QUT and Swiss medtech company Abionic SA are collaborating to develop rapid, targeted tests for allergies to subtropical grass pollens – tests that could be administered in a GP office.
Understanding the disease
Our biomolecular science researchers are working to improve understanding of the disease process at the molecular level and develop better diagnostics and therapeutics to combat disease.
We're using state-of-the-art technologies to investigate the molecular basis of disease by studying:
- cell and tissue structure
- cell interactions and signalling
- DNA and protein sequences
- systems biology integration.
Our researchers have strength and expertise in:
- cancer biology
- infectious disease
- vaccine development
- stem cell and tissue regeneration research.
Genomics Research Centre
We focus on common chronic human disorders - for example, migraine, high blood pressure and cancer - that have a significant genetic component. Our researchers are working to identify the genes involved in these disorders, leading to better forms of diagnosis and treatment.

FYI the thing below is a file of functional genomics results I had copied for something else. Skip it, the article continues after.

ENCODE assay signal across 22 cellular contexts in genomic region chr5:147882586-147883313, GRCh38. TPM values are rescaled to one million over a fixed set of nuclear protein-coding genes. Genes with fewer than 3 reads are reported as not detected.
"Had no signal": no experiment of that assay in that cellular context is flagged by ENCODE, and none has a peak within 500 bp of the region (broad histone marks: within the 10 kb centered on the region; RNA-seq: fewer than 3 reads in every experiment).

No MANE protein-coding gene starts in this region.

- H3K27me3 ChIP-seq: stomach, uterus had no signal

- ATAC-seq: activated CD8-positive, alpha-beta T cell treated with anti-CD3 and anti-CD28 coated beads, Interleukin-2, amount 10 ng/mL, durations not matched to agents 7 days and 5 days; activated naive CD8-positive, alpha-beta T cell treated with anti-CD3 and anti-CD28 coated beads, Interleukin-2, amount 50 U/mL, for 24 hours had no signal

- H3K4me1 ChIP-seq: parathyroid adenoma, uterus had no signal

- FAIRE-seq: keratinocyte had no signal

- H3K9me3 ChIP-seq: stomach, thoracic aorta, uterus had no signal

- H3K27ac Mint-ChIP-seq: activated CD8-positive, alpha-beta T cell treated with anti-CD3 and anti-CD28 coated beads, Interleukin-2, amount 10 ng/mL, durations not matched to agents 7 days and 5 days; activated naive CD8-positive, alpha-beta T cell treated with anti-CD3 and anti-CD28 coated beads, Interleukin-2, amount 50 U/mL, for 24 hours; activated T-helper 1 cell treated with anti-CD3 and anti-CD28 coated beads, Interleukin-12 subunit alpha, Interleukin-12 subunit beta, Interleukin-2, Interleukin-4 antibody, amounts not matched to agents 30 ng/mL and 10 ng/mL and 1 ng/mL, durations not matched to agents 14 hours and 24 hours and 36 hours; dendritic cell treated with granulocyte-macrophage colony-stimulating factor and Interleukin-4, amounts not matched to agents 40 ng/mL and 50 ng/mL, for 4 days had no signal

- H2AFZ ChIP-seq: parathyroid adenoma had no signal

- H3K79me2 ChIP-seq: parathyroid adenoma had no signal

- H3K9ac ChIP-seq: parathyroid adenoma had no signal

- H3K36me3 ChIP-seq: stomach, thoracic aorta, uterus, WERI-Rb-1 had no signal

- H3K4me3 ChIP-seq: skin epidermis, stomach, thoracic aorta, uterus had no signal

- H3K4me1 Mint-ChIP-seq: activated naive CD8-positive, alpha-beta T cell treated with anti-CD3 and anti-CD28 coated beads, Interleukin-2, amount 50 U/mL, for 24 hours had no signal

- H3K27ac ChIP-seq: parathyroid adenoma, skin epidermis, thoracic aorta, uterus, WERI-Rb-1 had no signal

Our scientists are experts in gene mapping and the characterisation of gene dysfunction. They translate this information to diagnostic and therapeutic outcomes through techniques like DNA mutation testing and vaccine development.
The centre is funded by national competitive grants and industry, and employs over thirty research staff, including a number of established and long-standing collaborating clinicians.
QUT’s scientific and innovation credentials have been celebrated as part of the 2018 BIO International Convention, with the University signing three key industry agreements, including a major announcement for a promising pre-clinical anti-cancer drug candidate invented by the Cancer and Ageing Research Program (CARP).